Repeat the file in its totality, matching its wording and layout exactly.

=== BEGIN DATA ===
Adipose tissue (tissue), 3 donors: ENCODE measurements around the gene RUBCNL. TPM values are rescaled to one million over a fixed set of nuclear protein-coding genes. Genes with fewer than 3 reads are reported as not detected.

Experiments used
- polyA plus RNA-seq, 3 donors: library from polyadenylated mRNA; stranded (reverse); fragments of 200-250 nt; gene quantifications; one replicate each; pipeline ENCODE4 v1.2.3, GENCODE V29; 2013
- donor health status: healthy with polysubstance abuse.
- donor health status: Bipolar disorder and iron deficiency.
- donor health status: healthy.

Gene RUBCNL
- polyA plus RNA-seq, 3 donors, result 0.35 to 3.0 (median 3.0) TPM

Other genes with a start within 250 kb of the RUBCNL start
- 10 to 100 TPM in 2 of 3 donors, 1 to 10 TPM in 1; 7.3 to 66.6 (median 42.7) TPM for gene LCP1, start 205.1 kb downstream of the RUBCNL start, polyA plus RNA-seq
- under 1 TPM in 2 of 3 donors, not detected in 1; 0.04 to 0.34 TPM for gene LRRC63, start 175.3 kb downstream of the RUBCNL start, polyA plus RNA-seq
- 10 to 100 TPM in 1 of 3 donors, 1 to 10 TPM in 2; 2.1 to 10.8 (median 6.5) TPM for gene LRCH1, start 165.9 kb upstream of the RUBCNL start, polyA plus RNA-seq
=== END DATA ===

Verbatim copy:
Adipose tissue (tissue), 3 donors: ENCODE measurements around the gene RUBCNL. TPM values are rescaled to one million over a fixed set of nuclear protein-coding genes. Genes with fewer than 3 reads are reported as not detected.

Experiments used
- polyA plus RNA-seq, 3 donors: library from polyadenylated mRNA; stranded (reverse); fragments of 200-250 nt; gene quantifications; one replicate each; pipeline ENCODE4 v1.2.3, GENCODE V29; 2013
- donor health status: healthy with polysubstance abuse.
- donor health status: Bipolar disorder and iron deficiency.
- donor health status: healthy.

Gene RUBCNL
- polyA plus RNA-seq, 3 donors, result 0.35 to 3.0 (median 3.0) TPM

Other genes with a start within 250 kb of the RUBCNL start
- 10 to 100 TPM in 2 of 3 donors, 1 to 10 TPM in 1; 7.3 to 66.6 (median 42.7) TPM for gene LCP1, start 205.1 kb downstream of the RUBCNL start, polyA plus RNA-seq
- under 1 TPM in 2 of 3 donors, not detected in 1; 0.04 to 0.34 TPM for gene LRRC63, start 175.3 kb downstream of the RUBCNL start, polyA plus RNA-seq
- 10 to 100 TPM in 1 of 3 donors, 1 to 10 TPM in 2; 2.1 to 10.8 (median 6.5) TPM for gene LRCH1, start 165.9 kb upstream of the RUBCNL start, polyA plus RNA-seq